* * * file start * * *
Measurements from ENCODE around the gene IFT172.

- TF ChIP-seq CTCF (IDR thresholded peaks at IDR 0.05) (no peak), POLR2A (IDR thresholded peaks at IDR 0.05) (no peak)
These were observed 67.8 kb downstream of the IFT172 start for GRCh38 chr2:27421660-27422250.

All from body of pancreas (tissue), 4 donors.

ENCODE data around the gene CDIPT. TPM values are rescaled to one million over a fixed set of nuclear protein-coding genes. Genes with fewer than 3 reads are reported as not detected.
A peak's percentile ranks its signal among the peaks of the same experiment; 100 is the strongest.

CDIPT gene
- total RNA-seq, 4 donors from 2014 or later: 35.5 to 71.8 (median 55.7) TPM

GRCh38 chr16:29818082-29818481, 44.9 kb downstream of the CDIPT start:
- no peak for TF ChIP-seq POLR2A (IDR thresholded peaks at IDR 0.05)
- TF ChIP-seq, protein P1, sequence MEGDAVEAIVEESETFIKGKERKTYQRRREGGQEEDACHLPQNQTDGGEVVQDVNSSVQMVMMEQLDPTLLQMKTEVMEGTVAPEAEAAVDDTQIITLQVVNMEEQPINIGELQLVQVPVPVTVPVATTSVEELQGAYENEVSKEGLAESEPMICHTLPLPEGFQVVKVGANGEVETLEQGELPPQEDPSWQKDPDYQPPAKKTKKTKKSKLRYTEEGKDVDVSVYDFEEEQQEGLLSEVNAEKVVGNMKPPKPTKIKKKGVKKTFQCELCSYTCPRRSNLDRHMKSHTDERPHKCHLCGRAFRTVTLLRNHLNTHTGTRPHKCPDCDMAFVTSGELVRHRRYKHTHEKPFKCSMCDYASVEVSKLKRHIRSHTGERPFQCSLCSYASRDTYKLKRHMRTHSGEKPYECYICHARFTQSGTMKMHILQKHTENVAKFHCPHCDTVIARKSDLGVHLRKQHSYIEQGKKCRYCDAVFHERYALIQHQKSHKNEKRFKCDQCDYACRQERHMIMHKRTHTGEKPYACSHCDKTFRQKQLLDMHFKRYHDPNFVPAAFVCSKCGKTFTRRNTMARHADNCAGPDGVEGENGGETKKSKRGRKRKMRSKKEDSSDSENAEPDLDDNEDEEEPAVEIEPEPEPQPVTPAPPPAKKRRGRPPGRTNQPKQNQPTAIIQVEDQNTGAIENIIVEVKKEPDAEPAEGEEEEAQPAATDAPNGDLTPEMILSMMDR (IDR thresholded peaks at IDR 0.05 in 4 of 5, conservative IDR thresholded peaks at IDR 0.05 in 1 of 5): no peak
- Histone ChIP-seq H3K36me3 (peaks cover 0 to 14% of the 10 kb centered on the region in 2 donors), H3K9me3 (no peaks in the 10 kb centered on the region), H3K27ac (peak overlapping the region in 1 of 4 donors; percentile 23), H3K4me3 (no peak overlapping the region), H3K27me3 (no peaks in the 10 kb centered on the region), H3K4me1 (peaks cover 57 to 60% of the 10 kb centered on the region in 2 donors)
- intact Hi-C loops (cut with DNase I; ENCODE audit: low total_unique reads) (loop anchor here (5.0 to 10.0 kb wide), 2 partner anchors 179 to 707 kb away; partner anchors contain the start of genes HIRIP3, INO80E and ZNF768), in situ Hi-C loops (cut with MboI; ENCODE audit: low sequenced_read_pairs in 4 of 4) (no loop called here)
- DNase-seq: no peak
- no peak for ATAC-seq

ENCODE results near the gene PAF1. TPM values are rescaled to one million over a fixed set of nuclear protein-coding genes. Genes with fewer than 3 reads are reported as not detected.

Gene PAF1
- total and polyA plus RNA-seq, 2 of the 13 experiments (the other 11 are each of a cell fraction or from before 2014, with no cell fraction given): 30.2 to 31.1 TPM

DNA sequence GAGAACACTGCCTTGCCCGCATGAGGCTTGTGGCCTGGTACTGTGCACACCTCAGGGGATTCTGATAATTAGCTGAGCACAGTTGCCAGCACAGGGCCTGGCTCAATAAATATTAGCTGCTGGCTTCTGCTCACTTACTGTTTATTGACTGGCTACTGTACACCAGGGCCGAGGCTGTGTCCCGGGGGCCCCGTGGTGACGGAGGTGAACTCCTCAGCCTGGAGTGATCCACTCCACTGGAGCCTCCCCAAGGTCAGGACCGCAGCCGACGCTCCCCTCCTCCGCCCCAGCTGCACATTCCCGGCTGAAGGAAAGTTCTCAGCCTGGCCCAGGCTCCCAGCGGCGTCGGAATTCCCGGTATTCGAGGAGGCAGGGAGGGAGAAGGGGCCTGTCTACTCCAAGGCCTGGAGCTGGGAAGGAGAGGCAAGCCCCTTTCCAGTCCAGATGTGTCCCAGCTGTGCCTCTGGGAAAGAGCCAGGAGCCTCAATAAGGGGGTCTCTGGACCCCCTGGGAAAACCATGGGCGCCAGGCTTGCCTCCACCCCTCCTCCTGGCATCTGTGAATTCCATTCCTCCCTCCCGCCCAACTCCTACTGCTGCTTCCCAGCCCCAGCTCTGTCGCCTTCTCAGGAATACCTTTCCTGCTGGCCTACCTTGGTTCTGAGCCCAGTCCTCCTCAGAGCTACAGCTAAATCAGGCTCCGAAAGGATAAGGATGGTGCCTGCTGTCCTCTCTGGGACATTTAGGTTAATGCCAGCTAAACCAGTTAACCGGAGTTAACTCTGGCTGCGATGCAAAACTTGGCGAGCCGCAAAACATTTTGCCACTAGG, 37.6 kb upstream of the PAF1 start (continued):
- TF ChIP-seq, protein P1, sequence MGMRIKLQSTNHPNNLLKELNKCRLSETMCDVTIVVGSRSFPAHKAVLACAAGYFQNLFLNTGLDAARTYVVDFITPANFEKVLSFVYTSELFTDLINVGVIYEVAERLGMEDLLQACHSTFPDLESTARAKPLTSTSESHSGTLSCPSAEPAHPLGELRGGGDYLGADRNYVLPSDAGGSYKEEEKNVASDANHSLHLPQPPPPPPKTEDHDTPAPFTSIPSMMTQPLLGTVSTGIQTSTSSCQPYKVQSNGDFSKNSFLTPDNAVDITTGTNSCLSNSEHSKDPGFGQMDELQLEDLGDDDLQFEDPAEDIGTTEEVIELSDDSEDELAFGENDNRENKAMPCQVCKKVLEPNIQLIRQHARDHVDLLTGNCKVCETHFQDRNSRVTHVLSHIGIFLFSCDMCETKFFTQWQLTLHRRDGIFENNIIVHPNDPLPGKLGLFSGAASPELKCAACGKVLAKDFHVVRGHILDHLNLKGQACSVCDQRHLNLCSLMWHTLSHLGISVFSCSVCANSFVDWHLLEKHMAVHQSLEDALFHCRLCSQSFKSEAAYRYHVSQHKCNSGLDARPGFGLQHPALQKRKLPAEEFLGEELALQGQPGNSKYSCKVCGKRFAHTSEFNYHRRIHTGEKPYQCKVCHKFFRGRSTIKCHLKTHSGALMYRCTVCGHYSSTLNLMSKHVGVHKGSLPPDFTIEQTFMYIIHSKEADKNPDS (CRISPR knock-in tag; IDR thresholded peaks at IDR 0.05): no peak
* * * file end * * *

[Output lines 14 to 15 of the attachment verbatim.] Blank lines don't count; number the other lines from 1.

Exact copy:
- DNase-seq: no peak
- no peak for ATAC-seq